Ecuador Day 2: Walking around Guayaquil

We had breakfast at the hotel. The selection wasn’t big but it was enough for me. I don’t have a huge appetite in the mornings anyway. I tried a little bit of everything. I took some rice, pork stew, lentils, scrambled eggs, pineapple bread pudding and a pastry filled with minced nuts. Everything tasted quite nice. I wished I could take another helping of the pork stew as it was quite tasty. But I’m full already.

After breakfast, we left the hotel and walked to Parque Seminario which was home to many green iguanas. We saw many iguanas around the park, lying on the grass and pavement and trees. Basically anywhere there was a bit of sunshine. They were quite used to humans and were indifferent to our presence. They remained very still, basking in the sun and only moved when we got too close for comfort.

I read online that tourists could buy mango slices from vendors to feed the iguanas but I guess we were too early as I didn’t notice any vendors.

In the middle of the small park was a statue of Simón Bolívar who played a key role in liberating Latin America from Spanish rule. An iguana was dozing at the base of the statue which amused me very much.

After leaving the park, we continued eastwards, passing by Palacio Municipal where there was another statue of Simón Bolívar (I think).

We reached Malecón 2000 which was a 2.5km long boardwalk along the Guayas River. The river was very wide and the water was brownish. There was a lot of facilities along the boardwalk for the locals to enjoy, like playground, exercise corner, park and theater.

Along the boardwalk were colorful horse statues painted by local artists. They reminded me of the lion statues that Singaporean celebrities painted for one of the National Days. KKH had no recollection of it and they reminded her of the colorful bull statues instead.

We continued walking along Malecón 2000 until we reached the northern end. Across the road was Las Peñas, a historical neighborhood with narrow walkways and brightly colored houses. People still lived in some of these 400-year-old houses while others have been converted to art galleries, shops and restaurants.

We had to climb a lot of steps to reach the top and needless to say, I felt quite tired by the end of it. Although there were signs along the way to direct us to the summit, sometimes KKH and I got distracted by some sight and wandered off the designated path. But we were seldom lost for long. The policemen patrolling the area helpfully pointed us back in the correct direction.

At the top was a tower and a church. We climbed up the narrow spiral staircase to the top of the tower to take a look. It was windy at the top of the tower and we had a good view of the city.

After we left Las Peñas, we had lunch at Poly Restaurant, a local eating house. Many locals and nearby office workers ate there. We were served by a cheerful waiter who handed us the menu. He tried his best to be helpful even though he spoke no English. KKH and I spent a long time deciphering the menu which was in Spanish. Luckily we brought along a Lonely Planet guidebook which listed the names of some food in Spanish.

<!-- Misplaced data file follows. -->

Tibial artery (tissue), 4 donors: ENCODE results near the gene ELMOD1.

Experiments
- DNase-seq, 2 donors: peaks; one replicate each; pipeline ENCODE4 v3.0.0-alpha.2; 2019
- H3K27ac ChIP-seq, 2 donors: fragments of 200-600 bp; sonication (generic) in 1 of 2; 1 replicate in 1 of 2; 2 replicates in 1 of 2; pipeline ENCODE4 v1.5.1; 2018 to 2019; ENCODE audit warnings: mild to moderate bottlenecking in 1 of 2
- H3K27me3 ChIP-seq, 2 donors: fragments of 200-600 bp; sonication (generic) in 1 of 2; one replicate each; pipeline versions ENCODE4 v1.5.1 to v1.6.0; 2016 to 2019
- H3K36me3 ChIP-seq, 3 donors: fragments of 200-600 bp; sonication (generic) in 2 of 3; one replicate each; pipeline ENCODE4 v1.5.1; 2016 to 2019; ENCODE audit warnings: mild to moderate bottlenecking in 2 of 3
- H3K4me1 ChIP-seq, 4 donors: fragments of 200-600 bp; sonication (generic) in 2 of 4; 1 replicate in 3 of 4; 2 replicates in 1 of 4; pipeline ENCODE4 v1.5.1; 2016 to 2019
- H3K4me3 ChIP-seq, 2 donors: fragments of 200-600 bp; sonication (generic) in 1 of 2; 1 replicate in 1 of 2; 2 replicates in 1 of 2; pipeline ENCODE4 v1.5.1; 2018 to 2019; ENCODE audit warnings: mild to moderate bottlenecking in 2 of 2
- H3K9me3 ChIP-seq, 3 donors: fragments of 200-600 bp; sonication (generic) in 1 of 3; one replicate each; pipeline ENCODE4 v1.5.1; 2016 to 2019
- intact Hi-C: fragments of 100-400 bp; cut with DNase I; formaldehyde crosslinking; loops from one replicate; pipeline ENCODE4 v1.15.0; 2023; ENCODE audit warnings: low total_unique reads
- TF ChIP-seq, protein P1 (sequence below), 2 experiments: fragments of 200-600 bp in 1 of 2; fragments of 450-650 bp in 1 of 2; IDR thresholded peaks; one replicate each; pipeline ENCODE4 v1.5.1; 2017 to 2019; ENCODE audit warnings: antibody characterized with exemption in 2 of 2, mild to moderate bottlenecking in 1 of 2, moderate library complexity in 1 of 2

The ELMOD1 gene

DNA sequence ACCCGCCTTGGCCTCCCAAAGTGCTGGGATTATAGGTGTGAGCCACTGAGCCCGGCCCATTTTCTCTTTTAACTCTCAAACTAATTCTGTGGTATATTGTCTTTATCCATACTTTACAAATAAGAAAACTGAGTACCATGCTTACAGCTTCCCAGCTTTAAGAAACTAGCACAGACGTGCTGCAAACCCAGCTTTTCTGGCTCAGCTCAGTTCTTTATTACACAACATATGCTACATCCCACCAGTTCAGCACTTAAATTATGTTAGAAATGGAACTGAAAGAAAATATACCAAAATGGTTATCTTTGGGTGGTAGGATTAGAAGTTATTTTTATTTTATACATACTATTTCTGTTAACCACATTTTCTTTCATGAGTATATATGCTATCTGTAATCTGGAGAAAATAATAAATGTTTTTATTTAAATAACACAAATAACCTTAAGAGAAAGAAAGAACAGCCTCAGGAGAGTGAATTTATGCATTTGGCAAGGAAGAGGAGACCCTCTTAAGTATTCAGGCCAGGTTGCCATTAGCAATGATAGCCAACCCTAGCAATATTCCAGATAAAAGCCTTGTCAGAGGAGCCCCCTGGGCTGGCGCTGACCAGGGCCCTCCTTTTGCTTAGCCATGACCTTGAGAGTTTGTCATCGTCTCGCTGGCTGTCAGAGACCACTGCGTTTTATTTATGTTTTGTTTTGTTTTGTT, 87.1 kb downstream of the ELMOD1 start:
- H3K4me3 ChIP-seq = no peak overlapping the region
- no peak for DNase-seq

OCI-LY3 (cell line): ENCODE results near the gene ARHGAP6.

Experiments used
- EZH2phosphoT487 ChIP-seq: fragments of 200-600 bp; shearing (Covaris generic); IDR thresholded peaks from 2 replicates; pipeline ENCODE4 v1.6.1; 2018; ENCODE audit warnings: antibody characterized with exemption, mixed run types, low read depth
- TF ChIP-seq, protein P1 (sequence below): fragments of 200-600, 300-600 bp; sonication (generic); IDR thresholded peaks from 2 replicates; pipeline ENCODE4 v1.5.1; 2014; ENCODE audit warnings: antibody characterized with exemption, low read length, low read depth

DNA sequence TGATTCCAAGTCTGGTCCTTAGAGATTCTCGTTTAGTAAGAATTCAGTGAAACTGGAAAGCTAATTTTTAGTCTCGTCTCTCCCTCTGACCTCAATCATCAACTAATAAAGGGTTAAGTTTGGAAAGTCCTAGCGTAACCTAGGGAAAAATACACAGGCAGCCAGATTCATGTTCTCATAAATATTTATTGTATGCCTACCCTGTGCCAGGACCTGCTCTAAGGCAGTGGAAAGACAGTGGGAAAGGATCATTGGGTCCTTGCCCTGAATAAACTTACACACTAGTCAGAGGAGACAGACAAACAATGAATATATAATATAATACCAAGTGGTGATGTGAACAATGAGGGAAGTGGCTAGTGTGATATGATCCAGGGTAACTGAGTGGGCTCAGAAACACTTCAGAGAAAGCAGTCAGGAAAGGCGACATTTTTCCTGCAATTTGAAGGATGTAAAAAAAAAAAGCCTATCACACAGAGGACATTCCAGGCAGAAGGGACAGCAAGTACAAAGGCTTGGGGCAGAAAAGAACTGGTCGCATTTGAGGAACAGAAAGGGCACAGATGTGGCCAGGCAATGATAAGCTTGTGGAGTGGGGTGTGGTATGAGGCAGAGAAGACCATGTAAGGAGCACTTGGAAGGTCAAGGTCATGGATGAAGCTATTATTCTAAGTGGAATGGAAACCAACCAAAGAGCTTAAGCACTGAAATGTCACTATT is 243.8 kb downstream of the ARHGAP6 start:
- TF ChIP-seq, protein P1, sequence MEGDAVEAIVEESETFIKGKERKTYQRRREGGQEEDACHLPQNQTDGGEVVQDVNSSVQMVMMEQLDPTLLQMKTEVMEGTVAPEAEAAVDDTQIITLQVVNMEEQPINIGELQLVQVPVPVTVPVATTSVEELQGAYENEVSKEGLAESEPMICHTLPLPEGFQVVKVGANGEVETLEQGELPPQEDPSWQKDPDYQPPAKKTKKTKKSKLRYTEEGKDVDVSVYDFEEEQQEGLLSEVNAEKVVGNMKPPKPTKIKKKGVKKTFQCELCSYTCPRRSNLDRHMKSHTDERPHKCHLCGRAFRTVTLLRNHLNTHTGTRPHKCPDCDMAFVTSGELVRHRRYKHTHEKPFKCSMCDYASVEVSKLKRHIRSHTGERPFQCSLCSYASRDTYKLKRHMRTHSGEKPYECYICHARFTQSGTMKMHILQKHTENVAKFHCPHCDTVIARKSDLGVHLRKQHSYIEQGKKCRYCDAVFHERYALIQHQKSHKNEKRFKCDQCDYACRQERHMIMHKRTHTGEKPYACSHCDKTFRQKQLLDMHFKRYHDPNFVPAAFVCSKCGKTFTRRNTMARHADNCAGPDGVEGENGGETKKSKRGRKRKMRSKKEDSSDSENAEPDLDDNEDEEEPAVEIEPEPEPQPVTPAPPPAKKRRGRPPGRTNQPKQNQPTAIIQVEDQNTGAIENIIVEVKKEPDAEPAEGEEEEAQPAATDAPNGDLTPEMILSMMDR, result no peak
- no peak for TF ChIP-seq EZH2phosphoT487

Finally I ordered a mixed ceviche which was served cold. My mixed ceviche contained prawns and cockles cured in lime juice. The acidity of the lime juice sort of “cooked” the seafood so they did not taste raw at all. It was quite nice and tasted salty and sour. There were a lot of prawns and cockles.

The ceviche came with some mashed plantains. I still felt that plantains were bland and not very nice but I discovered that it helped to take a bite of the plantains when the sourness of the ceviche got to me.

After lunch we continued southwards and came to a convenience store which had large 1 litre bottles of water on their shelves. We bought two bottles. I did not want to carry a heavy bottle of water around with me so we left them at the hotel.

Then we walked to Plaza Del Centenario which was a big square with a tall column in the center. At the top of the column was a female figure. There were a lot of people sitting in the park and it seemed to be a popular gathering place.

We continued on and came to a local market. It was a tall boxy building and four entrances, one on each side. Inside was dim with narrow, twisting passageways crammed with stalls. A lot of local produce was sold there, including chocolate in its raw form. I lost my bearings when we exited the building and we had to ask one of the policemen nearby for directions back to the hotel.

Dinner was at one of the hotel’s restaurants called 1822. It was a French restaurant with a Mexican decor. We were the only customers there that night. We were served bread with butter and chicken liver pate. The chicken liver pate was very nice. The pate went so well with the bread that we totally ignored the butter.

I had the mixed grill which consist of beef, pork ribs and chicken. I think Ecuadorians really knew how to grill meats as the beef and ribs were tasty. The chicken was not bad too but who bothers with chicken when there is steak? For those who wanted to know, yes, I ate all my veggies.


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